Since 2015, several drugs have been approved to treat multiple myeloma. Some drugs can help when the disease comes back after treatment (called a relapse) or when the cancer does not respond to first-line treatment (called refractory multiple myeloma).
Some of these newer drugs are:
Belantamab mafodotin-blmf (Brunnrepp) is the first in a class of drugs called antibody drug conjugates (ADCs).These drugs combine Monoclonal antibodies drugs and chemotherapy in a drug. Belantamab mafodotin-blmf can treat people who have received at least four prior therapies, including:
- An anti-CD38 monoclonal antibody, such as daratumumab (Darzalex). This targets a protein on the surface of myeloma cells called CD38.
- A proteasome inhibitor, such as bortezomib (Velcade). The drug blocks a substance called the proteasome, which helps cancer cells recycle the proteins they need to grow.
- an immunomodulatory agent. These drugs use your body’s defense system (your immune system) to attack myeloma cells. Examples of these drugs are lenalidomide (Revlimid), pomalidomide (Pomalyst) and thalidomide (Thalomid).
Belantamab mafodotin-blmf targets the protein BCMA (B cell maturation antigen), a protein that protects cancer cells.
Ciltacabtagene autoleucel (Carvykti) is a CAR-T treat. This means it uses cells from your immune system to fight cancer. Ciltacabtagene autoleucel can treat adults with relapsed or refractory multiple myeloma who have received four or more different types of therapy, including:
- proteasome inhibitor
- and anti-CD38 monoclonal antibody
Each dose of treatment is tailored for you using your own T cells, a type of disease-fighting white blood cells, to help attack myeloma. Your treatment team will collect your T cells, genetically modify them, and put them back into your body.
You can take this medication alone, in combination with bortezomib (Velcade), melphalan (Alkeran), and prednisone, or in combination with dexamethasone and lenalidomide (Revlimid). It depends on whether you are newly diagnosed, previous treatment did not help you, or the disease has recurred.
Daratumumab targets a protein on the surface of myeloma cells called CD38. It looks for proteins and then kills the cancer cells it attaches to.
Idecabtagene vicleucel (Abecma) It is the first CAR-T therapy to treat adult multiple myeloma. It’s for people who don’t respond to at least four different types of treatment or who have relapsed disease.
isatuximab (Sacrissa) is a monoclonal antibody that acts like daratumumab. It is used with pomalidomide and dexamethasone for people who have tried at least two other treatments. It also targets CD38 and slows cancer growth. It can also be used with carfilzomib (Kyprolis) and dexamethasone to treat people who have tried one to three other treatments.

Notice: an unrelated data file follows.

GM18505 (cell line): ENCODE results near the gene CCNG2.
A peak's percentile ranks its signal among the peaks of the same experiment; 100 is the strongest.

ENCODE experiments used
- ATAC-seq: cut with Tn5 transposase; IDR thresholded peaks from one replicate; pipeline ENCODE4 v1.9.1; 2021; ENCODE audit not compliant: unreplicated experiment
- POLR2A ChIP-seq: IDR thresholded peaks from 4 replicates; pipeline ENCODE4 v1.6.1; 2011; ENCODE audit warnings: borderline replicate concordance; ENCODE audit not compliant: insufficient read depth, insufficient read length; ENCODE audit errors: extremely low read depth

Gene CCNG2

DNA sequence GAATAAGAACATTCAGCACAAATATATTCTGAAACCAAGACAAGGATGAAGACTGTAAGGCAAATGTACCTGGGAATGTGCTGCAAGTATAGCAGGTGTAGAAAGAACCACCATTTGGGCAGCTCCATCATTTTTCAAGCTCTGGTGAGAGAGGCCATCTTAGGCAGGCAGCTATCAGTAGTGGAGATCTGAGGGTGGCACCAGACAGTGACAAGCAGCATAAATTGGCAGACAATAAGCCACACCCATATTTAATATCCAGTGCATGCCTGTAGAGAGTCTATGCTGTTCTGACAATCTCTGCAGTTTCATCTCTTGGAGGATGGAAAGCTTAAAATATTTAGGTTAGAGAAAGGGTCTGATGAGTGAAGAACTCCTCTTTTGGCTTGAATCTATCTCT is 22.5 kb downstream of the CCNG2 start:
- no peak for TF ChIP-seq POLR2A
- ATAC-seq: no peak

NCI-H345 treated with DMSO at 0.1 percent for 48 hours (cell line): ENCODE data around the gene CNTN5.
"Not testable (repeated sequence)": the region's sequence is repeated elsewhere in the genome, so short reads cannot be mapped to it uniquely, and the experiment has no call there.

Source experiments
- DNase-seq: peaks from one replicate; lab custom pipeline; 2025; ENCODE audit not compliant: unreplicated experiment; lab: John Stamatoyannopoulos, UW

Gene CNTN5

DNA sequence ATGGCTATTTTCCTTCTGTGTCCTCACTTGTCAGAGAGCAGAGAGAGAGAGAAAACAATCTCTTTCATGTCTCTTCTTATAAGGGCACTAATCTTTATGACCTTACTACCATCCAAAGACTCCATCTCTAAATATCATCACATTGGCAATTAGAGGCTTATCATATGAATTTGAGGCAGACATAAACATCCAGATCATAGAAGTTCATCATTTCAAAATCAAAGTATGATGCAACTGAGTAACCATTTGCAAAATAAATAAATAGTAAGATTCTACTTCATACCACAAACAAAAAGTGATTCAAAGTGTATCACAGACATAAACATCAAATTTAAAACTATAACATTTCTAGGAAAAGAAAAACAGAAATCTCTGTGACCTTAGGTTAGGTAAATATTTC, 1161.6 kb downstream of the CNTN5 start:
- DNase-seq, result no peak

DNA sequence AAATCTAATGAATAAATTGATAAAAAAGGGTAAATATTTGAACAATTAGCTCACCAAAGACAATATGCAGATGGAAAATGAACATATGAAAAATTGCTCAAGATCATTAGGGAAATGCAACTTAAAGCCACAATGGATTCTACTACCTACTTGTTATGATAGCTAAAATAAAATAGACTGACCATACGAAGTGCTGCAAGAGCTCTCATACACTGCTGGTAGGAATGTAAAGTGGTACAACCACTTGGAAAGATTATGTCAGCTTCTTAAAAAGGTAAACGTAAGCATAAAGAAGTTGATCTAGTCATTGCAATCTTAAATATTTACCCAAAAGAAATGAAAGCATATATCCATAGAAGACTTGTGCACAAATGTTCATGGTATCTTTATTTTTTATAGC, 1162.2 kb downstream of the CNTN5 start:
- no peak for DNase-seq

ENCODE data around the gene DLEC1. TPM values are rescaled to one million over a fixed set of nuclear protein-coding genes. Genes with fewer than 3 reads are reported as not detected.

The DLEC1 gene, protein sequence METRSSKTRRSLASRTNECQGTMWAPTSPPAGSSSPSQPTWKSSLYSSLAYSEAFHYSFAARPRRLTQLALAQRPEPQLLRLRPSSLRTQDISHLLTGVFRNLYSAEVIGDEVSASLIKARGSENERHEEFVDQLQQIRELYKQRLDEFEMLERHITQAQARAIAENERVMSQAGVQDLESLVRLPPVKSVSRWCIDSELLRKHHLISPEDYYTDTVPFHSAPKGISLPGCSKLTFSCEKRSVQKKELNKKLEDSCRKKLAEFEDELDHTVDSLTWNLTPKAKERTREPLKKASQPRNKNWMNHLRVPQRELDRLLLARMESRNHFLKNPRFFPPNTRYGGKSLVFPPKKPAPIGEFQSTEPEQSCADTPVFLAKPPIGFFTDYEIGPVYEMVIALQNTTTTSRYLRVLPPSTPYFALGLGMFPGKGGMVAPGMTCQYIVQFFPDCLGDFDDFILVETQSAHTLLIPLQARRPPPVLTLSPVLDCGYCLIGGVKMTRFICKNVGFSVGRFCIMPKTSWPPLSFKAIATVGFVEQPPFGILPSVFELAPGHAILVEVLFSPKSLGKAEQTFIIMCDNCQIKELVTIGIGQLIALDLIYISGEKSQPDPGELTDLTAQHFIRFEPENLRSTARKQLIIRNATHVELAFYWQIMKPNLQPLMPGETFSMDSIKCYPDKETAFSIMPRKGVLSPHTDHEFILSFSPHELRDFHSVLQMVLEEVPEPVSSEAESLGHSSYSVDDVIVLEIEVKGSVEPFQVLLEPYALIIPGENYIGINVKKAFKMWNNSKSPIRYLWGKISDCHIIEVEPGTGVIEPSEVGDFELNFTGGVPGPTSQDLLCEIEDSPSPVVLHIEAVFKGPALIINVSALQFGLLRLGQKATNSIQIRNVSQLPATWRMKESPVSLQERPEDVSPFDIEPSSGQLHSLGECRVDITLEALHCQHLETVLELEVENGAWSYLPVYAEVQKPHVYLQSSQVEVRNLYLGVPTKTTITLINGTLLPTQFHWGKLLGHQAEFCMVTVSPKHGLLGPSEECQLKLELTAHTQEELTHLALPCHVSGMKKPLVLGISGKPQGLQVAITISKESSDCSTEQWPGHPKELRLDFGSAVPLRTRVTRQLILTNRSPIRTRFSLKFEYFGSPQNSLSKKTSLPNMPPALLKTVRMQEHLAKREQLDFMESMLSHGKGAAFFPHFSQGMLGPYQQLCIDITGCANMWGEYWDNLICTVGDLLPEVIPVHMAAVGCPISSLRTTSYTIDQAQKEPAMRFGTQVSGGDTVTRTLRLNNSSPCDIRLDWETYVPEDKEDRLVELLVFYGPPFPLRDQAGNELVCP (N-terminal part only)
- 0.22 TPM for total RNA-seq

Isazomi (Ninlaro) It is the first and only oral proteasome inhibitor approved by the FDA for the treatment of multiple myeloma. The proteasome is an enzyme complex that helps cancer cells recycle the proteins they need to grow. Ixazomib blocks the proteasome to kill myeloma cells.
It is used in combination with lenalidomide (Revlimid) and dexamethasone. It is used in people who have tried at least one other treatment for myeloma.
The FDA approved selinexor for the treatment of relapsed or refractory disease. It is used in combination with dexamethasone to treat people who have tried at least four treatments. It can also be used with dexamethasone or bortezomib in people who have tried at least one other treatment.
What’s on the horizon?
Some potential breakthroughs in multiple myeloma treatments are still in the testing phase, but they seem promising, said Hans C. Lee, MD, an assistant professor at the University of Texas MD Anderson Cancer Center at Houston.
For example, T-cell engagers are antibodies that fight cancer cells in two different ways: They look for BCMA and T cells, which are part of your own immune system, Lee said.
One arm of the antibody searches for BCMA on the surface of myeloma cells. The other arm looks for a protein called CD3 on T cells. It’s basically the “kiss of death” for cancer cells, Lee said. The T cell is activated (turned on), it makes contact with the myeloma cell, and then kills it, he said. These drugs are also called bispecific T cell engaging antibodies or BiTEs.
Another positive step in the treatment of multiple myeloma is advances in genomic medicine, Lee said.a doctor can do a biopsyOr tissue samples and see genetically relevant information about your cancer faster and cheaper than in the past. The hope is that doctors will soon be able to use the data in real time, which may help find the ideal way to sequence and even personalize your treatment, Lee said.